Breaking up the day with a bit of light comic relief, we welcomed back our two favourite Grannies, Ethel and Agnes. Ethel and Agnes (played by two budding actresses, and members of the PPIE team) helped demonstrate how daunting the process can be joining the research - and now implementation - world as a non-academic. This year they were joined by a member of RUG on stage, who played the part of Ethel’s husband.
Ethel (Adele Higginbottom) struggles to understand the
research terminology
Following a morning which focussed on how patient power needs to be better utilised to improve implementation, the afternoon looked at how Keele has successfully done this, through the JIGSAW-E (osteoarthritis) and STarT Back (back pain) implementation projects. The role of Patient Champions in the European wide JIGSAW-E project were showcased by Implementation Project Manager Nicki Evans and LINK member John Murphy, whilst Knowledge Broker Laura Campbell and Consultant Physiotherapist / NIHR Knowledge Mobilisation Fellow Kay Stevenson presented the global progress of STarT Back through a novel ‘Mastermind’ format.

The LINK group, which was mentioned a number of times throughout the day, was created over a year ago, and is made up of people with a passion and enthusiasm for improving healthcare using the best possible research evidence. This group is tasked with providing guidance to the Impact Accelerator Unit project team by drawing on their knowledge, contacts and experience of the NHS and healthcare practice.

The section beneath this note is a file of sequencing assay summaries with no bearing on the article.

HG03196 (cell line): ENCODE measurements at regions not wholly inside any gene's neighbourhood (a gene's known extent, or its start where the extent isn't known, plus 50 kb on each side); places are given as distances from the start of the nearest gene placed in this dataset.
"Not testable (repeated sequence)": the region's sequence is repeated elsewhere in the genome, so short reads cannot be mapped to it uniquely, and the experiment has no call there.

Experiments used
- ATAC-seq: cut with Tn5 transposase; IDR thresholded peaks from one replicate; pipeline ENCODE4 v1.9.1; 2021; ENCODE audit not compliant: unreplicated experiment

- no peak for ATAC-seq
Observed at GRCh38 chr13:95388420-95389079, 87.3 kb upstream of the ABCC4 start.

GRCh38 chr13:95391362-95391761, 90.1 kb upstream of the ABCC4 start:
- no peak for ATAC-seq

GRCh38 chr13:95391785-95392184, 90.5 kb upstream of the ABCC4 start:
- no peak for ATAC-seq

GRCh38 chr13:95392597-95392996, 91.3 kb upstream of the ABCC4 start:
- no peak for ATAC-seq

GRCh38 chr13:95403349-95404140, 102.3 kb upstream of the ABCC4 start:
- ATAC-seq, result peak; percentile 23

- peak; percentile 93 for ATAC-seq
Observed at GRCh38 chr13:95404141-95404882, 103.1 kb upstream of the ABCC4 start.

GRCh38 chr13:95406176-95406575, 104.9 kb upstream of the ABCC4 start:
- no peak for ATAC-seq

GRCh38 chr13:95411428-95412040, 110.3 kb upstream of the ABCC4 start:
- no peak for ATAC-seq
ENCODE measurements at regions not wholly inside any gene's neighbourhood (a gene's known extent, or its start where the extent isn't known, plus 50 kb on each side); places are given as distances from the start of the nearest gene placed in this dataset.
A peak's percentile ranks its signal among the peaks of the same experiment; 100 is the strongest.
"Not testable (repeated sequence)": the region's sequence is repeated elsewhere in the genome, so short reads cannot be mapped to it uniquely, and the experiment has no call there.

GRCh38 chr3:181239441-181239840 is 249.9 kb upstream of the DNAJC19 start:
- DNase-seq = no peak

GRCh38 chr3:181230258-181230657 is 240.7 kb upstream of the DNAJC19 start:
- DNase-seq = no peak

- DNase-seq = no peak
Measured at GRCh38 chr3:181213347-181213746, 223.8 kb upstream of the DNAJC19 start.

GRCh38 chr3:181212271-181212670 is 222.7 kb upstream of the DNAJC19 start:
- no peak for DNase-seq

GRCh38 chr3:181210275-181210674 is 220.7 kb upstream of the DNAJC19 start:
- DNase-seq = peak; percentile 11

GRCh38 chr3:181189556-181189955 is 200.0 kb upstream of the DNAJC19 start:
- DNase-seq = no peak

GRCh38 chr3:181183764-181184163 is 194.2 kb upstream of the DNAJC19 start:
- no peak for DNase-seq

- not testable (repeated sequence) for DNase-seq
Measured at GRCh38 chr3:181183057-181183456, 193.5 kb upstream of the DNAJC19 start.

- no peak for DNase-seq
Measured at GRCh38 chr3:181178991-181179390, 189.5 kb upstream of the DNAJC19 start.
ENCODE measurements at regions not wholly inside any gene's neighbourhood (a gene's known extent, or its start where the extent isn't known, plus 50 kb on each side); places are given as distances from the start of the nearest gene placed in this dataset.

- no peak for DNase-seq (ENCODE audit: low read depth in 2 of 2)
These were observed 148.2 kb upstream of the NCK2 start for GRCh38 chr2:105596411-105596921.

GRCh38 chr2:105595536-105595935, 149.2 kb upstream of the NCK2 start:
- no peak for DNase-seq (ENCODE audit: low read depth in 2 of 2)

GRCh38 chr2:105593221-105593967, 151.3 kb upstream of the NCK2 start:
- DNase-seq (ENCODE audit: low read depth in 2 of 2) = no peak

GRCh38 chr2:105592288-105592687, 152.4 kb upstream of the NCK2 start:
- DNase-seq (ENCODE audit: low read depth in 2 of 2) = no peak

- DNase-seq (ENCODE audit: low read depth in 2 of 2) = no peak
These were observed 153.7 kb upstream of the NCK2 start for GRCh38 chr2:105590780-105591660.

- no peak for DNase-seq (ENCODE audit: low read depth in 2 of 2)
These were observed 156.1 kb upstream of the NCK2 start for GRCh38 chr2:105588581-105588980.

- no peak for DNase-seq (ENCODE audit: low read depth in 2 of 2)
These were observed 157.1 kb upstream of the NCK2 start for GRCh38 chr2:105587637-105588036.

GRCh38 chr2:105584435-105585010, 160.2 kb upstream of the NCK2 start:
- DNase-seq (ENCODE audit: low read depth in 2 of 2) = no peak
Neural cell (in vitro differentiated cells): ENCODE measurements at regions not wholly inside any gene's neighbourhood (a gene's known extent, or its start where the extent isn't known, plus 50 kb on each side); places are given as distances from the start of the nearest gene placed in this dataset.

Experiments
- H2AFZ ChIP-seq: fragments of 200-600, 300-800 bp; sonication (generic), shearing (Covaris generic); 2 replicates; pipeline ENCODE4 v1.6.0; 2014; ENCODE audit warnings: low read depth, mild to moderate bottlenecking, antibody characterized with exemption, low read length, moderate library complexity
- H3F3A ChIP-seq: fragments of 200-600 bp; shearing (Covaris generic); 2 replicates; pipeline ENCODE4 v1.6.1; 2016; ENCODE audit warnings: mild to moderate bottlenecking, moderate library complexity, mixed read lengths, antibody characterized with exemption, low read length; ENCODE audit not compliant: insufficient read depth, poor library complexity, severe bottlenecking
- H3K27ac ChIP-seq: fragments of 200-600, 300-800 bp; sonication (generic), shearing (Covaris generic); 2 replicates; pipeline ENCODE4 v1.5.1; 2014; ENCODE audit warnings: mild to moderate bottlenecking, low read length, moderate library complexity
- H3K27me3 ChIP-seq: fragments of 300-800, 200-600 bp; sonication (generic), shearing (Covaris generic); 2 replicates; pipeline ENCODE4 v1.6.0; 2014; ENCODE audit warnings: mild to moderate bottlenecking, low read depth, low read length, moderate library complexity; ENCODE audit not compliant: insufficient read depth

Sue Ashby, PPIE Implementation Fellow, has been researching the work of the LINK group and the impact of the patient voice over the last 12 months. With the help of RUG members Katie Tempest, Ruth Haines and John Haines, Sue explained that although there is a lot of literature out there which tells us how we can meaningfully involve patients in research, it isn’t telling us how its done in implementation. In reaction to this, Sue researched how to use PPIE in implementation by reviewing case studies and literature, interviewing patients, researchers and clinicians at Keele, and observing LINK meetings. 
It wouldn’t be an RI event without some audience participation, and Helen Duffy, NHS Partnerships and Engagement Manager and co-director of the Impact Accelerator Unit was on hand to facilitate. Delegates were asked to think about how they, as an individual, could improve research implementation.
The consensus around the room was that using networks, exploiting communication methods such as the media, improving clinician’s mind-sets, educating healthcare professionals and ensuring consistency across healthcare practices would make a real difference.  

All in all, the event was a great success and it was fantastic to see so much enthusiasm for PPIE from not just the patients, but from the academics and stakeholders as well. The work that has been done by the team has put PPIE on the research agenda  and ensured that it has become best practice. Now it’s about opening up a dialogue and changing perspectives of all those involved in research by emphasising the importance of patient power.

Visit the our Patient and Public Involvement and Engagement website for more information about the Research User Group.

Tuesday, 19 September 2017

A NIHR In-Practice Fellowship: Growing evidence-base for self-harm in primary care

Wtitten by Dr Faraz Mughal | www.keele.ac.uk/pchs | @PCSciences | @farazhmughal


As a GP and Royal College of General Practitioners (RCGP) Clinical Fellow for Children and Young People’s  Mental Health, I was delighted when I heard the news that my NIHR (National Institute for Health Research) In-Practice Fellowship application was successful. The fellowship will not only allow me to develop research skills and evolve as a clinical academic, but will also allow me to further understand self-harm within primary care, a subject which personally, really troubles me. 


But what is an In-Practice fellowship?